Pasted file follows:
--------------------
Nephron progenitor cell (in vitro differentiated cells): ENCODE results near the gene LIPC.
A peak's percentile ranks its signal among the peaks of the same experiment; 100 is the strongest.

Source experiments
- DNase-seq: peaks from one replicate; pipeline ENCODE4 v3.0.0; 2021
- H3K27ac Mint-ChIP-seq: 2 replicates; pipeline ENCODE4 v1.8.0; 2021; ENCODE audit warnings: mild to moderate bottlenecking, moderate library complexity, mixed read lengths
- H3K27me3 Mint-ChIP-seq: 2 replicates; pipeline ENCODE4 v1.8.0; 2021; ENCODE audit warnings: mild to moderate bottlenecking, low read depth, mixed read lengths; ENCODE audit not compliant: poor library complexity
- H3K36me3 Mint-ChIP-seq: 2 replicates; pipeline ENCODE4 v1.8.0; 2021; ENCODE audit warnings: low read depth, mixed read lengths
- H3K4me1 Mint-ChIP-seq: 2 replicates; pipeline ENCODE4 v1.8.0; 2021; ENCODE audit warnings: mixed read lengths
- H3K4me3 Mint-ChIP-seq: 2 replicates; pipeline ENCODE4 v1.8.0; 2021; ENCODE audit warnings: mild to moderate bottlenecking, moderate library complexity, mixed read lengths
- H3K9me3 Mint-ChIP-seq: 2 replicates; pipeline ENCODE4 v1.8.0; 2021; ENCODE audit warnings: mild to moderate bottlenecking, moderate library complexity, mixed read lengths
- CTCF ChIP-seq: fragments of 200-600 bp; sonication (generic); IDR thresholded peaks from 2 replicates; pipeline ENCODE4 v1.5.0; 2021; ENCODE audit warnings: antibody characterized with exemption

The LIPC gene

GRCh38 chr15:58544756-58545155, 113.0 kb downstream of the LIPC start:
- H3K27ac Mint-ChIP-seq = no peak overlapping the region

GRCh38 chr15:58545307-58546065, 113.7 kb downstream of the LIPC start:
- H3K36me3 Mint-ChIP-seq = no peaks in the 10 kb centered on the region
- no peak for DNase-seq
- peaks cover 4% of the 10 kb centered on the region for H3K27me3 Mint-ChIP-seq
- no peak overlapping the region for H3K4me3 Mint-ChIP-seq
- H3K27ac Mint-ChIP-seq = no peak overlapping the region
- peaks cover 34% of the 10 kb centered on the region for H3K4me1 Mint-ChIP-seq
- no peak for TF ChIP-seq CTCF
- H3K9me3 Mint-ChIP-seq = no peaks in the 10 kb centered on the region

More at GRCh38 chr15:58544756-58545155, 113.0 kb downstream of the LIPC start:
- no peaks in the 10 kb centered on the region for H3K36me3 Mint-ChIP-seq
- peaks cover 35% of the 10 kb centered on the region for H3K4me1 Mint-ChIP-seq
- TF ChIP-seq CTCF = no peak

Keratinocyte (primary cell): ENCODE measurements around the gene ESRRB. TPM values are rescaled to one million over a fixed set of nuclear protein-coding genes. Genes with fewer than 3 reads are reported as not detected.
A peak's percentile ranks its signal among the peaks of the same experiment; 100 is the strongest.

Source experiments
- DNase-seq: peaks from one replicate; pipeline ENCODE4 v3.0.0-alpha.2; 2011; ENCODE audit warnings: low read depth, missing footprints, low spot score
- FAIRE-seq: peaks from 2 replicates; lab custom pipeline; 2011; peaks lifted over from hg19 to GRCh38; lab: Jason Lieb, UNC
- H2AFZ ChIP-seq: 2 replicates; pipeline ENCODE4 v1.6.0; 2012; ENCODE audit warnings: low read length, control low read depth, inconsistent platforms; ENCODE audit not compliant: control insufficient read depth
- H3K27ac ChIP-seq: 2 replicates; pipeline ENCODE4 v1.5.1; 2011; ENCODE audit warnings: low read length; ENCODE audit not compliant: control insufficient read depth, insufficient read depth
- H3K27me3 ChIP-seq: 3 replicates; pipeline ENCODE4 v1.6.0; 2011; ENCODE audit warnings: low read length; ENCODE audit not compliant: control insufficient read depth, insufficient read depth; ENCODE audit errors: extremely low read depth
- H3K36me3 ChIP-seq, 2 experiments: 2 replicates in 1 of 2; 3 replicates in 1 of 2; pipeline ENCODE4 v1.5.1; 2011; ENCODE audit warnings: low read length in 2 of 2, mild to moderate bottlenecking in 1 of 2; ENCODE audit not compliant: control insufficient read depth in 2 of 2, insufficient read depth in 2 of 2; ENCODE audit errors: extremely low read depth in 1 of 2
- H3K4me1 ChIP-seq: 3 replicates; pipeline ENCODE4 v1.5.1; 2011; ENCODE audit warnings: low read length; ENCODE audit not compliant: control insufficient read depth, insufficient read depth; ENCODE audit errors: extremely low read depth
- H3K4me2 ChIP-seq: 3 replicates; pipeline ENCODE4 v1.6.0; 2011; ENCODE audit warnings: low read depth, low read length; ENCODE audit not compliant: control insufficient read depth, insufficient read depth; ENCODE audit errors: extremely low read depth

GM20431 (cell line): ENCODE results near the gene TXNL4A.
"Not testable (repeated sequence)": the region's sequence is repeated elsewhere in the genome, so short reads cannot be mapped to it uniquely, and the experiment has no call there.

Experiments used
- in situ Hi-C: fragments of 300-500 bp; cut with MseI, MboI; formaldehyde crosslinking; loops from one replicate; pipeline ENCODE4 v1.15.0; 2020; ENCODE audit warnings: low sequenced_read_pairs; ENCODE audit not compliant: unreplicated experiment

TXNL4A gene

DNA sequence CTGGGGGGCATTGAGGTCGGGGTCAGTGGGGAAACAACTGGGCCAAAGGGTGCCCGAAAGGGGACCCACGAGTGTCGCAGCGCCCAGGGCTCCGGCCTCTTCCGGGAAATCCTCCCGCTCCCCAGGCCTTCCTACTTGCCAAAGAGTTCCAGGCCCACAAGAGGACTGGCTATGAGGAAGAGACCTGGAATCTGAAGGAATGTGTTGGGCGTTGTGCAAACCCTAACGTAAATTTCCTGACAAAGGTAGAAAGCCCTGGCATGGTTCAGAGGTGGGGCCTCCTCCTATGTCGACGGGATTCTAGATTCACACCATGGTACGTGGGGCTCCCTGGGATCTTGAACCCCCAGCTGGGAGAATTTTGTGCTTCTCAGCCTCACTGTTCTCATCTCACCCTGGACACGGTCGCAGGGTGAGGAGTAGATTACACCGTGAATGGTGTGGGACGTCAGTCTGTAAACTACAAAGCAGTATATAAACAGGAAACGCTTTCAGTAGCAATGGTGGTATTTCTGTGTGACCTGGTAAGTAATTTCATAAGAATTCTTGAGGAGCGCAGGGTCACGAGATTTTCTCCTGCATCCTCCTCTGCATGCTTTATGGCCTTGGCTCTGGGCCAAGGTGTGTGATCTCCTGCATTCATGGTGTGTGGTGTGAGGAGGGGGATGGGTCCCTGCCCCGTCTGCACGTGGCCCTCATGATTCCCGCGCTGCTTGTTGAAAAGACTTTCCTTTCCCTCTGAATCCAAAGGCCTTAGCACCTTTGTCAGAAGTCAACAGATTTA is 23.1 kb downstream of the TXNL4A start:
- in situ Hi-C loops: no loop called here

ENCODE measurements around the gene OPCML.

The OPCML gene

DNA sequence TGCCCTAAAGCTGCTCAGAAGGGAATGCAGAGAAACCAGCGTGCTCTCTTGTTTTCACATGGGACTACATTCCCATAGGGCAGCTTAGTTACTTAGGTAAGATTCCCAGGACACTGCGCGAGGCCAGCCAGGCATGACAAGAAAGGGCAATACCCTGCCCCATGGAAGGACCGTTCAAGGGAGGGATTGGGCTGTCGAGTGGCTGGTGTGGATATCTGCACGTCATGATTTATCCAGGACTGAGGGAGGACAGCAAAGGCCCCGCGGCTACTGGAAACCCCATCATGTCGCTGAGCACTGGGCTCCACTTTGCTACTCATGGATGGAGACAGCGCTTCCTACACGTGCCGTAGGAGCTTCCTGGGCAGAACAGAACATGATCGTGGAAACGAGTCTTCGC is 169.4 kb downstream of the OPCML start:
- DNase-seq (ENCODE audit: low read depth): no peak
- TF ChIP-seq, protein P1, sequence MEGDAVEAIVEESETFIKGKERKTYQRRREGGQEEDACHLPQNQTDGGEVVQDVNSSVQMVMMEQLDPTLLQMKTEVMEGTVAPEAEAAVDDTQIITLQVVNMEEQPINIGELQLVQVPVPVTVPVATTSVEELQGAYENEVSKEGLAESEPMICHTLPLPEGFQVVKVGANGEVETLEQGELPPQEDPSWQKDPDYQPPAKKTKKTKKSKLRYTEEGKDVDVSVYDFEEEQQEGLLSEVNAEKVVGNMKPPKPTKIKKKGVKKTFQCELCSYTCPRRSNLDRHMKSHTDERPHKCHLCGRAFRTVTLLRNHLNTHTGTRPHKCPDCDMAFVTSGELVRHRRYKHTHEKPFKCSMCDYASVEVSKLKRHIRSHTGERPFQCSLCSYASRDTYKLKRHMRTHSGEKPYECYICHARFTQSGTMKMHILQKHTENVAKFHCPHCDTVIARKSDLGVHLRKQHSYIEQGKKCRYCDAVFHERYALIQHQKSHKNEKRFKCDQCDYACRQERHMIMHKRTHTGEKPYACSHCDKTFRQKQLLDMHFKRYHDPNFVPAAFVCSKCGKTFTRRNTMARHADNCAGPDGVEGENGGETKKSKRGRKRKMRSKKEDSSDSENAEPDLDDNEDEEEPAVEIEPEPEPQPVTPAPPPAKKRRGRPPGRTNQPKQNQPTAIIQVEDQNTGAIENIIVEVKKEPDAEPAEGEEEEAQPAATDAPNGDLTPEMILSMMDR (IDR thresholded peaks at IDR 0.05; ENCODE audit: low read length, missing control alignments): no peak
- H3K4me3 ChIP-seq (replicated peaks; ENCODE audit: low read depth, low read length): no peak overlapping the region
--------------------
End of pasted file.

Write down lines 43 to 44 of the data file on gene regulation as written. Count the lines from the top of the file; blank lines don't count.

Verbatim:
TXNL4A gene

DNA sequence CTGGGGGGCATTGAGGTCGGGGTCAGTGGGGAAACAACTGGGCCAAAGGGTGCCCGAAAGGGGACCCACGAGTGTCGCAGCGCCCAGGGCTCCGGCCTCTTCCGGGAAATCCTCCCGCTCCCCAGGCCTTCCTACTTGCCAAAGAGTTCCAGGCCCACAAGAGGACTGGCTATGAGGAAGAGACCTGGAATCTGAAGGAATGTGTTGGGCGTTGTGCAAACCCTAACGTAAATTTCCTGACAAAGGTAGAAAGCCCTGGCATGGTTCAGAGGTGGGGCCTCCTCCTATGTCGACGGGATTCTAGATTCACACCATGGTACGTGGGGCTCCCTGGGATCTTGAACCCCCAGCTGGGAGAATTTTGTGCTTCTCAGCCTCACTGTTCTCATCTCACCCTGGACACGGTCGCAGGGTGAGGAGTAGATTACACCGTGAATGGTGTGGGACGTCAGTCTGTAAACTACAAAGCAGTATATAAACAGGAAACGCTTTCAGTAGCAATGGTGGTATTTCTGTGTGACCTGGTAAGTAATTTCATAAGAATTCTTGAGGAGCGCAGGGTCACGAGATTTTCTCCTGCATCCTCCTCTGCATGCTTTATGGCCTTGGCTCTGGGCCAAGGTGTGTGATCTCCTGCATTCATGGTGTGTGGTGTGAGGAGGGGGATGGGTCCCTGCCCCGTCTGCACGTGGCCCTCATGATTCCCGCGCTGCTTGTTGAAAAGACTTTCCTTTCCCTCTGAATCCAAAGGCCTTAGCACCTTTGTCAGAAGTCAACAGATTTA is 23.1 kb downstream of the TXNL4A start: